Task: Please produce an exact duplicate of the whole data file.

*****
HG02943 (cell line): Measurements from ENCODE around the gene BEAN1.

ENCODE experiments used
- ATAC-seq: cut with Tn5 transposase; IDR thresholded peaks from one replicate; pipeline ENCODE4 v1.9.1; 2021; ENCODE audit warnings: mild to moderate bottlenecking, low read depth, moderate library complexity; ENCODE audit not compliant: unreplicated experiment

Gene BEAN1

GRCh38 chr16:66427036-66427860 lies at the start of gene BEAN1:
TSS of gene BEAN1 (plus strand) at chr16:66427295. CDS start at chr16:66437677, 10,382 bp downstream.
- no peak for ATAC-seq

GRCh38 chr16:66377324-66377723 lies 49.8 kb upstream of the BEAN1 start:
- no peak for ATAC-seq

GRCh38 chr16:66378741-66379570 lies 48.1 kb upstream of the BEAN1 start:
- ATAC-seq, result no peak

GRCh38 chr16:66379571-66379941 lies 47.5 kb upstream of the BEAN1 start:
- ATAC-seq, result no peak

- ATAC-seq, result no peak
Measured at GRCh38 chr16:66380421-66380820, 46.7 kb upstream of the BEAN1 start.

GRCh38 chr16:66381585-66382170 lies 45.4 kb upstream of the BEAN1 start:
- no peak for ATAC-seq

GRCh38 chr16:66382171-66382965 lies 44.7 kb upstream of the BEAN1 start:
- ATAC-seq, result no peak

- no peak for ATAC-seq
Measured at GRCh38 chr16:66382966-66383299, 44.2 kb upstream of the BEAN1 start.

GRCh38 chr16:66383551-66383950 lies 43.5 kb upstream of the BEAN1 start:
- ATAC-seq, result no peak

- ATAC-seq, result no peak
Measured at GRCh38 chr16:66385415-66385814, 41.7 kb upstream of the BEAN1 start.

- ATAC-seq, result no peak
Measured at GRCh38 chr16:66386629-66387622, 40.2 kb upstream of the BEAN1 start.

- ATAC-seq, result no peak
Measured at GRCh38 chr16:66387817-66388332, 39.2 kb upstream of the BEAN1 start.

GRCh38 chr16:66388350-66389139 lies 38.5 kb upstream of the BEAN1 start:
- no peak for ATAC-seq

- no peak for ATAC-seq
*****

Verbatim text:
HG02943 (cell line): Measurements from ENCODE around the gene BEAN1.

ENCODE experiments used
- ATAC-seq: cut with Tn5 transposase; IDR thresholded peaks from one replicate; pipeline ENCODE4 v1.9.1; 2021; ENCODE audit warnings: mild to moderate bottlenecking, low read depth, moderate library complexity; ENCODE audit not compliant: unreplicated experiment

Gene BEAN1

GRCh38 chr16:66427036-66427860 lies at the start of gene BEAN1:
TSS of gene BEAN1 (plus strand) at chr16:66427295. CDS start at chr16:66437677, 10,382 bp downstream.
- no peak for ATAC-seq

GRCh38 chr16:66377324-66377723 lies 49.8 kb upstream of the BEAN1 start:
- no peak for ATAC-seq

GRCh38 chr16:66378741-66379570 lies 48.1 kb upstream of the BEAN1 start:
- ATAC-seq, result no peak

GRCh38 chr16:66379571-66379941 lies 47.5 kb upstream of the BEAN1 start:
- ATAC-seq, result no peak

- ATAC-seq, result no peak
Measured at GRCh38 chr16:66380421-66380820, 46.7 kb upstream of the BEAN1 start.

GRCh38 chr16:66381585-66382170 lies 45.4 kb upstream of the BEAN1 start:
- no peak for ATAC-seq

GRCh38 chr16:66382171-66382965 lies 44.7 kb upstream of the BEAN1 start:
- ATAC-seq, result no peak

- no peak for ATAC-seq
Measured at GRCh38 chr16:66382966-66383299, 44.2 kb upstream of the BEAN1 start.

GRCh38 chr16:66383551-66383950 lies 43.5 kb upstream of the BEAN1 start:
- ATAC-seq, result no peak

- ATAC-seq, result no peak
Measured at GRCh38 chr16:66385415-66385814, 41.7 kb upstream of the BEAN1 start.

- ATAC-seq, result no peak
Measured at GRCh38 chr16:66386629-66387622, 40.2 kb upstream of the BEAN1 start.

- ATAC-seq, result no peak
Measured at GRCh38 chr16:66387817-66388332, 39.2 kb upstream of the BEAN1 start.

GRCh38 chr16:66388350-66389139 lies 38.5 kb upstream of the BEAN1 start:
- no peak for ATAC-seq

- no peak for ATAC-seq